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Skipanon Water Control District a step closer to disbanding

Eighth Street Dam, looking north (Cindy Yingst)
By Cindy Yingst, Thursday, July 30, 2020

A board that worked diligently for decades providing flood control along the Skipanon River has all but disbanded. And now the Clatsop County Commission must decide how to dissolve the agency and its assets.

“It has come to more urgency recently as the Skipanon board no longer has a quorum,” County Manager Don Bohn said Wednesday.

Skipanon Water Control District was unable to find anyone to run for a seat on the board during their last election two years ago. That left the board one member short.

Eighteen months ago, another board member resigned. Then another resigned six months ago. On June 23, the three remaining Skipanon district board members voted unanimously to dissolve and filed a six-step dissolution plan with the county.

The next step would have been for the board to call for a vote of property owners within the district, but longtime Chair Tessa Scheller resigned June 29.

With only Bruce Francis and Robert Stricklin left, there aren’t enough board members to call for a vote.

County commissioners are tasked with deciding whether the dissolution is in the best interest of the county and its residents and whether it would be possible to find people willing to serve on the board.

The district has two major assets: a flood-control structure at Cullaby Lake and the Eighth Street Dam. The district also has $40,000 to $50,000 in the bank, which would go to the county for asset maintenance and dissolution costs.

The money also could fund placing the question on the November ballot.

“You definitely could make the case that they have failed to regularly elect board members,” said Joanna Lyons-Antley, a lawyer working on behalf of the county. “If you choose to forego an election, you’d immediately go to (the next) step.”

County Commissioner Liane Thompson said the predicament is unusual.

“It’s all new territory to me. I’m puzzling about precedent,” Thompson said. “I know there was a lot of consternation in Warrenton about that dam and I don’t know if there are any implications. I don’t want anybody to get tripped up on this.”

The county will schedule another meeting on the issue and invite Warrenton officials to join. Last September, members of the district’s governing board told county commissioners they were ready to disband, saying the current board had served multiple terms and no one else would step up to the plate.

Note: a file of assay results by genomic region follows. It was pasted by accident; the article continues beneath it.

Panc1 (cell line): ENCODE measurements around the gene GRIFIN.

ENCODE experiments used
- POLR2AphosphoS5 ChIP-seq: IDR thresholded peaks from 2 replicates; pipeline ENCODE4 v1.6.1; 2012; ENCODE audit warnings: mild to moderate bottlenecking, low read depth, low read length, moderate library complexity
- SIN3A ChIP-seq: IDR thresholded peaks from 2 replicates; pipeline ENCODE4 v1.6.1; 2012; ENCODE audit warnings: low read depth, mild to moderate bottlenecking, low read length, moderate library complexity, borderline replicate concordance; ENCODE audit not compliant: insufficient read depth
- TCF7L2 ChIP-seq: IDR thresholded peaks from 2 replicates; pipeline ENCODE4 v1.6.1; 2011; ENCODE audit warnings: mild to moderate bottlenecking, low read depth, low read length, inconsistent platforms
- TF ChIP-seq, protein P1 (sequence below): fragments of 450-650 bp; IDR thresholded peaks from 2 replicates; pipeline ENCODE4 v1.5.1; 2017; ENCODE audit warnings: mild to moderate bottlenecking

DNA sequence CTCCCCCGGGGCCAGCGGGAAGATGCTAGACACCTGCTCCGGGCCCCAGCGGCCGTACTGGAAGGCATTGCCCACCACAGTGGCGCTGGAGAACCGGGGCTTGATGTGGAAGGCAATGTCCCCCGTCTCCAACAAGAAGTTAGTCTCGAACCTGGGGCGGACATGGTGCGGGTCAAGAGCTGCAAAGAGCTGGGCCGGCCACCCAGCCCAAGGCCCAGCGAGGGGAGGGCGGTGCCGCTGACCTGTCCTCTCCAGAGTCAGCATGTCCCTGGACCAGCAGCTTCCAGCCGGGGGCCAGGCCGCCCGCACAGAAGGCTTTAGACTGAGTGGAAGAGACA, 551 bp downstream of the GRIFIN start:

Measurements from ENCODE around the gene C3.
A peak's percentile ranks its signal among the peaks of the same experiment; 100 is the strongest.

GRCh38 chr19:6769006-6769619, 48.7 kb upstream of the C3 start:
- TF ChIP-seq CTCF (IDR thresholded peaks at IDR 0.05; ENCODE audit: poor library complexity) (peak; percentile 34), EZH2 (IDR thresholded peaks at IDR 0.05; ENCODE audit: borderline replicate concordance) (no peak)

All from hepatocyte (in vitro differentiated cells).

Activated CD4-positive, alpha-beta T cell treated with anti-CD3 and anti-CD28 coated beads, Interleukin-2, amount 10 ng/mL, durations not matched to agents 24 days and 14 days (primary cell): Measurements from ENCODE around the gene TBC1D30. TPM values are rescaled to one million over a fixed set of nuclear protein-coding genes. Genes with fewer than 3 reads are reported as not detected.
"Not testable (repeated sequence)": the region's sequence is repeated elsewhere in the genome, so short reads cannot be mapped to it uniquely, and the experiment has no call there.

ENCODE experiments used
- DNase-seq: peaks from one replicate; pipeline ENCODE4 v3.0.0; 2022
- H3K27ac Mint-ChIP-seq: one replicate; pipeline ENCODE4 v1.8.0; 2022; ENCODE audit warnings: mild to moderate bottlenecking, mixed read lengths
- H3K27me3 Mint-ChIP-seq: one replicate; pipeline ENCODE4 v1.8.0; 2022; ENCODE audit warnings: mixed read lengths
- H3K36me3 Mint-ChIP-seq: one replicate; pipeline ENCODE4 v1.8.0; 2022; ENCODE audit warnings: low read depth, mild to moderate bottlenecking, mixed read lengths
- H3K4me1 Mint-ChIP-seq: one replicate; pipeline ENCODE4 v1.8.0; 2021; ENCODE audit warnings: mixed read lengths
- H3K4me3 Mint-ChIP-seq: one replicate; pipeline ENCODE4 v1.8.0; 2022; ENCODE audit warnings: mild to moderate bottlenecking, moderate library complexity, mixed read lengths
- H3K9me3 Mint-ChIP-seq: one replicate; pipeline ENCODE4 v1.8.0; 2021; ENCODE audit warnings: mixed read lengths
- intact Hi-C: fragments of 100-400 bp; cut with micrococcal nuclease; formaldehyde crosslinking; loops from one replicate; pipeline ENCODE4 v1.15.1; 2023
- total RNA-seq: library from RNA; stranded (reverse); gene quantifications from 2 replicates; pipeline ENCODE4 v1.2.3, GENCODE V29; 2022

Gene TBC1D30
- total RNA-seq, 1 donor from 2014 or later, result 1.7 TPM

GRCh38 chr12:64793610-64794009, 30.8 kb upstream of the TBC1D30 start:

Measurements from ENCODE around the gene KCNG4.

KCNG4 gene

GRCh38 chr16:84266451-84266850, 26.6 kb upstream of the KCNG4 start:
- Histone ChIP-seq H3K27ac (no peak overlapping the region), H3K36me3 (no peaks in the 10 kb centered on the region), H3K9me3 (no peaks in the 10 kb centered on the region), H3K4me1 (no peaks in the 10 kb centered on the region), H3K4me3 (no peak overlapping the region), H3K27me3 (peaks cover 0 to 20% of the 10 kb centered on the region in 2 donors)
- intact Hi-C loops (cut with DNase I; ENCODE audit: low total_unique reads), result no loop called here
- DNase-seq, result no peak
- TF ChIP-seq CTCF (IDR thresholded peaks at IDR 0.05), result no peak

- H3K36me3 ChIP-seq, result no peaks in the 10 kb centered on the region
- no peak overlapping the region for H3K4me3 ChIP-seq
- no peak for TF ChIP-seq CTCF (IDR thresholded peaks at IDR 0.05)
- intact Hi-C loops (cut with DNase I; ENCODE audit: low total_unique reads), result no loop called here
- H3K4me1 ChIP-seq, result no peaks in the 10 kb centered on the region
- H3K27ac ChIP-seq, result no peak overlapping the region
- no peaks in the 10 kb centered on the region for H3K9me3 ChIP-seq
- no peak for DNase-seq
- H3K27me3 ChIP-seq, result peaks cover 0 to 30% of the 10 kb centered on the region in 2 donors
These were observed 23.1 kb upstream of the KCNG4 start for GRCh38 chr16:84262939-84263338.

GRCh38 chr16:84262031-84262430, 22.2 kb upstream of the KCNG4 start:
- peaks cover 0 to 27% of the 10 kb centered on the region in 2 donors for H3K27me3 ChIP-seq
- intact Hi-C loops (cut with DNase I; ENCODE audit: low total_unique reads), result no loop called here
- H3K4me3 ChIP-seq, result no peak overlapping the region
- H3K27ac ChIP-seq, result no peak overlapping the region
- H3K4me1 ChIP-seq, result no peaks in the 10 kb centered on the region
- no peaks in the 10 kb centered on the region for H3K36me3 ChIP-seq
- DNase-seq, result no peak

The county would become owner of the Cullaby Lake flood-control structure, which was remodeled in 2007. The city of Warrenton would become owner of the Eighth Street Dam, an earthen structure beneath a dirt bridge that has been the subject of political and legal battles in the last decade.

Warrenton city commissioners discussed the potential ownership in a closed-door session in September 2019. While there was no public announcement, there has been no desire to add the structure to the city’s assets list.

The district has insisted the 1960s-era dam is obsolete. It has no overflow spillway, does nothing to prevent flooding, and the removal of its tide gates in 2002 improved fish passage.

Some city leaders and residents have worried removing the tide gates created a flood risk. But when the city asked the Army Corps of Engineers for direction, it learned new environmental rules would bar the city from returning the removed gates to the dam or replacing them with the same type. And installing approved gates that facilitate fish passage would be expensive.

In other business Wednesday, the Clatsop County Commission:

** Approved the purchase of an electronic ballot sorter for $58,000 from Runbeck Election Services. The purchase, which had been planned in the budget, is expected to speed the signature verification and reconciliation processes.

** Discussed a plan for reopening county offices to the public.

** Approved a $65,000 contract with Warrenton Fiber for the crushing of up to 8,000 cubic yards of rock from the county’s quarry at Fishhawk Falls. The rock will be stockpiled and used for county maintenance projects in the Jewell area.

** Approved the purchase of a new Caterpillar generator from Peterson Power Systems for the Sheriff’s Office on 19th Street in Warrenton. The price may not exceed $52,480 and was accounted for in the county’s 2020-21 fiscal year budget.

Eighth Street Dam, looking south. (Courtesy Skipanon Water Control District)

County Manager Don Bohn

Clatsop County Commissioner Lianne Thompson


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